Favorite Must Try It At Least Once:  If you are going to be in the city, you have to run a loop or sections of Central Park.  It isn’t my absolute favorite place to run, but it has some great appeal.  First, one loop of the park is exactly 6 miles, which is a great distance for me.  Typically, any place I stay at is at least a mile from the park, so that is an awesome 7-8 route.

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The park is super hilly, and that presents some fun and challenging moments.  You also get a great view of both the Upper East and Upper West sides as well as some great sites within the park.  You will find yourself running amongst thousands of other runners, bikes, and horse drawn carriages.

Please do be cautious as parts of the loop are open to traffic.  Cabs can drive a little crazy, and cyclists can be quite dangerous as well.  There are many bike rental areas for tourists and they tend to roam outside of the designated bike path.  I tend to only run this during quieter hours to avoid busy traffic.

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Pictures don’t do bobcat hill justice.

Favorite Long Flat Path:  If you are looking for a picturesque and flat route, take a cab up to the George Washington Bridge and run straight down to Battery Park.  This route is about 10 miles, and you get beautiful views of the Hudson River, numerous fun piers, and skyline views.  If 10 miles is too long for you, pop in along the Upper West Side.  Start with a jog through flower lined Riverside Park and it spits you out right on the pathway.

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Favorite Escape From The City, Within The City:  I love running on Randall’s Island.  I mentioned to my husband the other day that this is where I fell in love with distance running.  A few years ago, I would only see a handful of runners on the island, but now it is busy morning, noon, and night.

The Parks Department has devoted itself to creating an athlete’s paradise on this little island with numerous ball fields, a tennis center, golf center, horse stables, and path’s galore.

A footbridge from the East River brings you over to this perfect place that allows you to be just far enough away that you feel like you left the city.  Plus, there is a FDNY training center and you might just get the chance to run alongside the recruits during their training runs!

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Get Your Tour’s Worth:  If you really want to experience NYC on a long run, I highly recommend starting on the Upper East side along the East River Path.  Take this all the way to the bottom of Manhattan and hop on the Hudson River Path.  Follow it all the way up to Harlem and take a jog along 125th Street.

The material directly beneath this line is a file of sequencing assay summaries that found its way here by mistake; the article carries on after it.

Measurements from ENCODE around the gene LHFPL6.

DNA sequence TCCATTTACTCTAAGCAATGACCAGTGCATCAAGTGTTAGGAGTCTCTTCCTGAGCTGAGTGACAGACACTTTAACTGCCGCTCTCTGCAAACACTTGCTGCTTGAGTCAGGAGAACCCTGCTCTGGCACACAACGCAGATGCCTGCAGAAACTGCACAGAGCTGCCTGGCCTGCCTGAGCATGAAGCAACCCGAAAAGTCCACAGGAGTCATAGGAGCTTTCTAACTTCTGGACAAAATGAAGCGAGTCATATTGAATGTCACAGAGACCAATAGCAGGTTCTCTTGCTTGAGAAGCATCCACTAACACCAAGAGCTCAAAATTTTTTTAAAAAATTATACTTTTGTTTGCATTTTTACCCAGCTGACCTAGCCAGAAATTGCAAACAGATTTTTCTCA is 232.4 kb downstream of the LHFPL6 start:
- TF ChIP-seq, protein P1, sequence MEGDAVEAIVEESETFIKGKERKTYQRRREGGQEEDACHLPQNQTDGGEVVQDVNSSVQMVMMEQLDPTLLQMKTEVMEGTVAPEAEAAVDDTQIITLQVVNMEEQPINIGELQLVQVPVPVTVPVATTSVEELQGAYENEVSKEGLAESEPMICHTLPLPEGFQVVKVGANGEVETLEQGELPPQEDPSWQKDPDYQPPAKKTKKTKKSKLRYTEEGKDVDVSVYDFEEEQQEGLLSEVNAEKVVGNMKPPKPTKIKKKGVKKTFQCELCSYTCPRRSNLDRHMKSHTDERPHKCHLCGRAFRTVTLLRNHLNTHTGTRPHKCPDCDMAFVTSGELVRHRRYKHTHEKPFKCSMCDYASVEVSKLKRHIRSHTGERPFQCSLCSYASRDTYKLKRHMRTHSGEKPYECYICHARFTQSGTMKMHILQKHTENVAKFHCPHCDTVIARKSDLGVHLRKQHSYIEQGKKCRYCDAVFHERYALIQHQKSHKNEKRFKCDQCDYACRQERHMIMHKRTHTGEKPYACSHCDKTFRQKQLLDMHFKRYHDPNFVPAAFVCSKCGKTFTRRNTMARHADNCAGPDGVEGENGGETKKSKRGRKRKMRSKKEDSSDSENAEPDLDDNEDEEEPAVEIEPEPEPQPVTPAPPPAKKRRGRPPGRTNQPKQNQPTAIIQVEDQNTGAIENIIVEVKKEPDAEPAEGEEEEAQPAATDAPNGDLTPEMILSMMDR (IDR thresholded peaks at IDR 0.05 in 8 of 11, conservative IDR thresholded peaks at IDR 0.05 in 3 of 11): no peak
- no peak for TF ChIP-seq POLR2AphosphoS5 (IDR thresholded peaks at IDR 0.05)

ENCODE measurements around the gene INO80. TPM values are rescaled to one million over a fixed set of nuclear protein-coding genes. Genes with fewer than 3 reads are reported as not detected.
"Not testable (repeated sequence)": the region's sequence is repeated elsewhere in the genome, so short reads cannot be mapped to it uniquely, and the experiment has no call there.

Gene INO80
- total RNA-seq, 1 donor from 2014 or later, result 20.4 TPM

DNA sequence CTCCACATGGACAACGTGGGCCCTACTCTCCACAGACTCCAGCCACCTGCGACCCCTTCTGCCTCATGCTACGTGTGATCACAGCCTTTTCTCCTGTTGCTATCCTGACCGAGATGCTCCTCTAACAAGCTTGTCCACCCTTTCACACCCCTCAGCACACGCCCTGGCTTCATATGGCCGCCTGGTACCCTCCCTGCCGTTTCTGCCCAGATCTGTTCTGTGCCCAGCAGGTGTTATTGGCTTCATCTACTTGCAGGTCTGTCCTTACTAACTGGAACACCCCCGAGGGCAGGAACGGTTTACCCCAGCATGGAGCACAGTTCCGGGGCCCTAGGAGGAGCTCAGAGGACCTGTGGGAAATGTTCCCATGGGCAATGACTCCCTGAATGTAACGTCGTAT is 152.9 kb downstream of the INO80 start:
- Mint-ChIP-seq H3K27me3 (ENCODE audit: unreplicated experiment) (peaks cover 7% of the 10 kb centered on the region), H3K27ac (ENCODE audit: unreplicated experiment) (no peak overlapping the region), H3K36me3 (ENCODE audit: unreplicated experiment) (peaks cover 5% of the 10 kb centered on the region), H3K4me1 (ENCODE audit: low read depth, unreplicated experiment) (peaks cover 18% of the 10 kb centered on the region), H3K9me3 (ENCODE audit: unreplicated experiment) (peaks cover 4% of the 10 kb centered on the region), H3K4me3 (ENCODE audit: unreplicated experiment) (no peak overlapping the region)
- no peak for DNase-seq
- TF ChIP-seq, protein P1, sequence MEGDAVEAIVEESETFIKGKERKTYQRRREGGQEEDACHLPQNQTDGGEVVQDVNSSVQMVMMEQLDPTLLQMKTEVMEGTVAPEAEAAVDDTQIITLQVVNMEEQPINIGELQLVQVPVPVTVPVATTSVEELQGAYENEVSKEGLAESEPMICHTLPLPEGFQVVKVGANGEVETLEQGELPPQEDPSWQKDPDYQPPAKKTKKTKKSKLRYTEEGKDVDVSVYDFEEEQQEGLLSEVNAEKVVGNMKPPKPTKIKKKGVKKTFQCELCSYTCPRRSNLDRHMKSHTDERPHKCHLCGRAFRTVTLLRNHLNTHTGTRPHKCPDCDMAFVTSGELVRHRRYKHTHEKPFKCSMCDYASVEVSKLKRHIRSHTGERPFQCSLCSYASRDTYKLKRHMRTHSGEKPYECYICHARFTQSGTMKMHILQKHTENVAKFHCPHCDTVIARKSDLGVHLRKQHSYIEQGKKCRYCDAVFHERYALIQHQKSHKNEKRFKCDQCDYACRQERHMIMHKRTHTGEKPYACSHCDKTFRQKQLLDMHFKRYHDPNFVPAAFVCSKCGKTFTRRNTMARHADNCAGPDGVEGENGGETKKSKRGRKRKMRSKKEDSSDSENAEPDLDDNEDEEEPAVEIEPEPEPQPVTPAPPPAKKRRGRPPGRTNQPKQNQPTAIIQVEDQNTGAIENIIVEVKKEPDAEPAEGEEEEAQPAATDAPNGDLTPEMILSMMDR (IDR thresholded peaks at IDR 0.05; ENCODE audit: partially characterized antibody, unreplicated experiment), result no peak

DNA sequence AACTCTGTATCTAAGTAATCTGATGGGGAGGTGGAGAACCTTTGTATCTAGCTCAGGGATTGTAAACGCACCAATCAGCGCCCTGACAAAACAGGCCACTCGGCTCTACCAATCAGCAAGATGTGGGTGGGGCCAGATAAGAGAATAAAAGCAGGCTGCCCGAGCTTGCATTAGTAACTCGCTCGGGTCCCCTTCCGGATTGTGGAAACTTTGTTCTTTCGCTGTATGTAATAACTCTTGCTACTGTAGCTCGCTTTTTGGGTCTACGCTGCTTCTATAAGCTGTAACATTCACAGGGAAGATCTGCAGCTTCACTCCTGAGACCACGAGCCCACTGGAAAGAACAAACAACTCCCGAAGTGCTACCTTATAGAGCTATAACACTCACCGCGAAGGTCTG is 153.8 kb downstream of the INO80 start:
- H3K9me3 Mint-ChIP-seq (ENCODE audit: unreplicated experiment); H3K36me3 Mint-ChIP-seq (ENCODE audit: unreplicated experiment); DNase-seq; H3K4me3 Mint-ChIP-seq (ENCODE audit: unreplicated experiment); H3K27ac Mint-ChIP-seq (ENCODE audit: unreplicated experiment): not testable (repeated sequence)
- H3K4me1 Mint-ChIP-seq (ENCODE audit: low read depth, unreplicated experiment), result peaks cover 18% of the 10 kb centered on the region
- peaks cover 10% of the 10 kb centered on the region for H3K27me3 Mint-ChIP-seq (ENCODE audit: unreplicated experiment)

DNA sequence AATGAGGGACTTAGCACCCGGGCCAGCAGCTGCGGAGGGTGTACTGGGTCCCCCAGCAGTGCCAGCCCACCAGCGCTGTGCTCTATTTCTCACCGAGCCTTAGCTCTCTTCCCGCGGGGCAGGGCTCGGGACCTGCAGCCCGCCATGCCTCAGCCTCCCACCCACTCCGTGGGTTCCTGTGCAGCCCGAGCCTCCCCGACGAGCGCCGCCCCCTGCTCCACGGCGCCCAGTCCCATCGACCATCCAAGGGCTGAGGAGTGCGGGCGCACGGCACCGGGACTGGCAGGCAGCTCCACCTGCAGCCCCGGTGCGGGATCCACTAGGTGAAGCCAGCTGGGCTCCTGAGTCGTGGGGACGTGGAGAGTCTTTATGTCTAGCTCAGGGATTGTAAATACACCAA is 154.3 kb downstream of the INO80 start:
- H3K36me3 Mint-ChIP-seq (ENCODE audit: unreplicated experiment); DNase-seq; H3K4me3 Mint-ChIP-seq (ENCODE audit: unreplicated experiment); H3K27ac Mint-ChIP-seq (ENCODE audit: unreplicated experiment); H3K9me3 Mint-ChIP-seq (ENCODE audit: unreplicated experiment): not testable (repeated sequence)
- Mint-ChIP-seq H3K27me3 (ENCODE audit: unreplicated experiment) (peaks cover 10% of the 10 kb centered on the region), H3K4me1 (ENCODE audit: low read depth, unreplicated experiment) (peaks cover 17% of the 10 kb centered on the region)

You will get to see Brooklyn, Queens, Staten Island, and New Jersey.  This route will take you by the Williamsburg Bridge (a favorite one to run over) and the Brooklyn Bridge.  You will see the Statue of Liberty and Ellis Island along the way too.  Running this loop will give you a serious workout and also a sneak peek into much of the city.

This might be a bit too much for one run.  Break it up into a few segments during your stay and you will experience the city in a whole different way!

You Can’t Go Wrong Here:  NYC is a great running city.  Even if you are staying in Midtown and just want to get a quick run in, all you need to do is lace up and hit the sidewalks.  Let the stop lights dictate your route and you are bound to see some fun sights along the way.

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Have you ever been to NYC?  Do you have a favorite running route in Manhattan?  Help me out with your favorite routes in the other boroughs!

Running On The Road

I’m not referring to the type of runs you do away from the trails.  I’m talking about taking your running on the road.  I hear from a lot of clients who are concerned about still training with work or travel plans.  I absolutely get their concerns.  But I think most people are missing out on the best part of running; doing it in totally new places.  Sure you love your daily running route, but nothing is more exciting than lacing up and not knowing what is around the next corner.

Whether you are out of town on business or with the family on vacation, there are ways to slip away for a few miles.  Heck, after a rough day of business meetings, an evening run in a new city might be the perfect way to unwind (and justify a glass of wine or two later).  Even when you are with the family at a new destination there is often a way to head out for a 30 minute to hour long run.

Maybe you can run on a beach!

Maybe you can run on a beach!

Perhaps you might not be able to log that long run you had your heart set on, or fit in what your training plan called for, but anything is always better than nothing.  The new terrain can also refresh your mind and body and bring a new sense of love for the sport.  This is super helpful when you are in need of a pick me up or if your running is feeling stale.

There are some great apps available to help make travel running easier.  Mapmyrun offers users a way to log their runs with descriptions and mileage for others to look up in various destinations.  A recent favorite of mine is localeikki.com where users can write down and share favorite running routes.  This site is full of great pictures and information for runners, hikers, and bikers.

One of the best ways I find new routes is to do a little online research before I head out on vacation.  When you arrive don’t be afraid to ask around.  Sometimes the best resources are not at the front desk of your hotel.  My husband and I ended up at a bar one afternoon for a post run burger and beer when we met a bartender who happened to be an avid cyclist.  He gave us some great info on places we had never heard of.

That time I got to run in Aruba wasn't so bad.

That time I got to run in Aruba wasn’t so bad.